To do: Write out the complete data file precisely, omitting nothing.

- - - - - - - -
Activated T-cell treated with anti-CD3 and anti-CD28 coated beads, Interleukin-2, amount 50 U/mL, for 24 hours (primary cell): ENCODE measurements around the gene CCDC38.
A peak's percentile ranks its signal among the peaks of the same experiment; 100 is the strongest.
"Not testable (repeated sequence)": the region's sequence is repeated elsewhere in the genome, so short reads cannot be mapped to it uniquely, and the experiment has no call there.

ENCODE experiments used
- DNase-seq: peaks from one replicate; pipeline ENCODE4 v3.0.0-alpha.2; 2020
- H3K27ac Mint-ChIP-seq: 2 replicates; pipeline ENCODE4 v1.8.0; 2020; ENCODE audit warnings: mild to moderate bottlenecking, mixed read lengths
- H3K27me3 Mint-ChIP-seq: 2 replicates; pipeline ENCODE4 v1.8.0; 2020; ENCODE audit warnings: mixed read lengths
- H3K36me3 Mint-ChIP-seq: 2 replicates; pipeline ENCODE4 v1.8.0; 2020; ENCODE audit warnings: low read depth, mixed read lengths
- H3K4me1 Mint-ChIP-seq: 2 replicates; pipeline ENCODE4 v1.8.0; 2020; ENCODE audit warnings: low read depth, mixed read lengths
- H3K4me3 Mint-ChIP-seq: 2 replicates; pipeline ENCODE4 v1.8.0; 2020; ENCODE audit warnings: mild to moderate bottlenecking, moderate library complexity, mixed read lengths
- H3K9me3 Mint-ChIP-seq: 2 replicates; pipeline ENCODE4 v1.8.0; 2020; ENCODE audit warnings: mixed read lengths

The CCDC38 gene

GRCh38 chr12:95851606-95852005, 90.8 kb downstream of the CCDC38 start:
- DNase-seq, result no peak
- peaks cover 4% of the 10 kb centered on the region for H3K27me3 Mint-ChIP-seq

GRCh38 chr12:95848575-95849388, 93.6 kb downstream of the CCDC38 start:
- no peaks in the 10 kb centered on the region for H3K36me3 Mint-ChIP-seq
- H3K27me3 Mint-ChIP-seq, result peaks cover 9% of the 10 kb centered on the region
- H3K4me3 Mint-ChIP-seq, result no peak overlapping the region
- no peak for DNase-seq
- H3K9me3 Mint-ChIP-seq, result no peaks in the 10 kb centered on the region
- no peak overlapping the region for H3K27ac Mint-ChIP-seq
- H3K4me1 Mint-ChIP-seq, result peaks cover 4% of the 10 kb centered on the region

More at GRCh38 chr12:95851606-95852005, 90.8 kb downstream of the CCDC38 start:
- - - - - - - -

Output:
Activated T-cell treated with anti-CD3 and anti-CD28 coated beads, Interleukin-2, amount 50 U/mL, for 24 hours (primary cell): ENCODE measurements around the gene CCDC38.
A peak's percentile ranks its signal among the peaks of the same experiment; 100 is the strongest.
"Not testable (repeated sequence)": the region's sequence is repeated elsewhere in the genome, so short reads cannot be mapped to it uniquely, and the experiment has no call there.

ENCODE experiments used
- DNase-seq: peaks from one replicate; pipeline ENCODE4 v3.0.0-alpha.2; 2020
- H3K27ac Mint-ChIP-seq: 2 replicates; pipeline ENCODE4 v1.8.0; 2020; ENCODE audit warnings: mild to moderate bottlenecking, mixed read lengths
- H3K27me3 Mint-ChIP-seq: 2 replicates; pipeline ENCODE4 v1.8.0; 2020; ENCODE audit warnings: mixed read lengths
- H3K36me3 Mint-ChIP-seq: 2 replicates; pipeline ENCODE4 v1.8.0; 2020; ENCODE audit warnings: low read depth, mixed read lengths
- H3K4me1 Mint-ChIP-seq: 2 replicates; pipeline ENCODE4 v1.8.0; 2020; ENCODE audit warnings: low read depth, mixed read lengths
- H3K4me3 Mint-ChIP-seq: 2 replicates; pipeline ENCODE4 v1.8.0; 2020; ENCODE audit warnings: mild to moderate bottlenecking, moderate library complexity, mixed read lengths
- H3K9me3 Mint-ChIP-seq: 2 replicates; pipeline ENCODE4 v1.8.0; 2020; ENCODE audit warnings: mixed read lengths

The CCDC38 gene

GRCh38 chr12:95851606-95852005, 90.8 kb downstream of the CCDC38 start:
- DNase-seq, result no peak
- peaks cover 4% of the 10 kb centered on the region for H3K27me3 Mint-ChIP-seq

GRCh38 chr12:95848575-95849388, 93.6 kb downstream of the CCDC38 start:
- no peaks in the 10 kb centered on the region for H3K36me3 Mint-ChIP-seq
- H3K27me3 Mint-ChIP-seq, result peaks cover 9% of the 10 kb centered on the region
- H3K4me3 Mint-ChIP-seq, result no peak overlapping the region
- no peak for DNase-seq
- H3K9me3 Mint-ChIP-seq, result no peaks in the 10 kb centered on the region
- no peak overlapping the region for H3K27ac Mint-ChIP-seq
- H3K4me1 Mint-ChIP-seq, result peaks cover 4% of the 10 kb centered on the region

More at GRCh38 chr12:95851606-95852005, 90.8 kb downstream of the CCDC38 start: